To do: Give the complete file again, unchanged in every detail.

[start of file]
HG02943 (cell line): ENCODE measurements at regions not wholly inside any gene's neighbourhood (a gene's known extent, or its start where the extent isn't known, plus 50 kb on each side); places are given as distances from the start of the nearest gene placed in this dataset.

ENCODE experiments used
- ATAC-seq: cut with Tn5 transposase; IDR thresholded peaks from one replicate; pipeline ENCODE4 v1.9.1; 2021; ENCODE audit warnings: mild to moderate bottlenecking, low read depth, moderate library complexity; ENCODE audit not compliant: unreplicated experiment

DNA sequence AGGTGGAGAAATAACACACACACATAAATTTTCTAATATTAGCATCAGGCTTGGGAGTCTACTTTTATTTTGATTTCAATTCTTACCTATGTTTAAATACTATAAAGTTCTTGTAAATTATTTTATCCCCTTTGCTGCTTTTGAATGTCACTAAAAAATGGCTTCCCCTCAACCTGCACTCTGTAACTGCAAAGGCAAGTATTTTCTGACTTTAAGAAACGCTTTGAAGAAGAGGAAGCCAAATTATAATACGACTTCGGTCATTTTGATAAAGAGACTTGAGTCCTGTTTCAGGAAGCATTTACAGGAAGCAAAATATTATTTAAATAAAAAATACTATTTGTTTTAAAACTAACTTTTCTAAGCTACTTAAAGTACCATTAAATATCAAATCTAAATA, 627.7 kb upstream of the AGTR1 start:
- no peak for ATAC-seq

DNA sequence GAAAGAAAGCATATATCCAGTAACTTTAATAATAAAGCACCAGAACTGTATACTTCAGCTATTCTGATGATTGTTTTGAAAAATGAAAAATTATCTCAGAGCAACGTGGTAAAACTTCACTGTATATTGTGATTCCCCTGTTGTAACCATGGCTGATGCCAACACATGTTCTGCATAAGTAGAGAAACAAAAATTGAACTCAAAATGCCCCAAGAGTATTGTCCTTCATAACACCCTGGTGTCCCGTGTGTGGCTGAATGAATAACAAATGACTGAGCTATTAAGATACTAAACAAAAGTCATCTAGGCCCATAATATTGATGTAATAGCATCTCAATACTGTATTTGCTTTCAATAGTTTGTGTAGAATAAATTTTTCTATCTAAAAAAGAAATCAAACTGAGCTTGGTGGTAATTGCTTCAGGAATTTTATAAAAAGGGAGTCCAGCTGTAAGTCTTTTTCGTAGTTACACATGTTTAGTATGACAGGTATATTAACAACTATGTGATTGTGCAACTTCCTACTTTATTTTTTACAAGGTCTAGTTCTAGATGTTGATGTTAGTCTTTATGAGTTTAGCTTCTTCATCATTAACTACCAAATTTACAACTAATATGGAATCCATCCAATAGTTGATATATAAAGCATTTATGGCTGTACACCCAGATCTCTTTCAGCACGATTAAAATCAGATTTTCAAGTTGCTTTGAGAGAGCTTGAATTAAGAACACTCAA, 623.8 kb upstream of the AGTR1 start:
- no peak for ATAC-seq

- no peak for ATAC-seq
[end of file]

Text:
HG02943 (cell line): ENCODE measurements at regions not wholly inside any gene's neighbourhood (a gene's known extent, or its start where the extent isn't known, plus 50 kb on each side); places are given as distances from the start of the nearest gene placed in this dataset.

ENCODE experiments used
- ATAC-seq: cut with Tn5 transposase; IDR thresholded peaks from one replicate; pipeline ENCODE4 v1.9.1; 2021; ENCODE audit warnings: mild to moderate bottlenecking, low read depth, moderate library complexity; ENCODE audit not compliant: unreplicated experiment

DNA sequence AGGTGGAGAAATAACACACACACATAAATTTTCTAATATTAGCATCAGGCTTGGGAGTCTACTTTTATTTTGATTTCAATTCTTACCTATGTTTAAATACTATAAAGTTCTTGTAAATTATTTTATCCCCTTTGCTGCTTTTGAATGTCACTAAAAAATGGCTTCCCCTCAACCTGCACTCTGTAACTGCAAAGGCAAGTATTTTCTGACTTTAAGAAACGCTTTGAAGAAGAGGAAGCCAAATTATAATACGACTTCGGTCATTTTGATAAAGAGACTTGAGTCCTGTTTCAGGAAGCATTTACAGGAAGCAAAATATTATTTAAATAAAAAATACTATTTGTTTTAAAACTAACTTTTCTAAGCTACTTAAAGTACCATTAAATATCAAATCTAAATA, 627.7 kb upstream of the AGTR1 start:
- no peak for ATAC-seq

DNA sequence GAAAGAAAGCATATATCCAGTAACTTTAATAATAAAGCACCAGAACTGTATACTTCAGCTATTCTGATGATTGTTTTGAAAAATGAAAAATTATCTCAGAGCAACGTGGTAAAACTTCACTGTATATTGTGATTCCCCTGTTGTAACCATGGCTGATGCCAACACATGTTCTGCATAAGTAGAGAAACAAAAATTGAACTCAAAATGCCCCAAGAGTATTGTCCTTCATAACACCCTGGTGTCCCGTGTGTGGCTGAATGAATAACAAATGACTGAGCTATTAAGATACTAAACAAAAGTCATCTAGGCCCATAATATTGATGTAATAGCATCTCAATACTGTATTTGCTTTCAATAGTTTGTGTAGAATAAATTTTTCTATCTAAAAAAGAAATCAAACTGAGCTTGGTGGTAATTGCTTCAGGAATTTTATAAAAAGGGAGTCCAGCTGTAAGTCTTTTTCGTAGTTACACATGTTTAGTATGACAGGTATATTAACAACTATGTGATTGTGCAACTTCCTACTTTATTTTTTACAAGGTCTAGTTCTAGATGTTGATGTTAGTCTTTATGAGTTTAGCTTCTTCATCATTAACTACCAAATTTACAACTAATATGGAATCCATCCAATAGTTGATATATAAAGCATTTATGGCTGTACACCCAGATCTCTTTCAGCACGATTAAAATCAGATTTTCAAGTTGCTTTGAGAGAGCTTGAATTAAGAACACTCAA, 623.8 kb upstream of the AGTR1 start:
- no peak for ATAC-seq

- no peak for ATAC-seq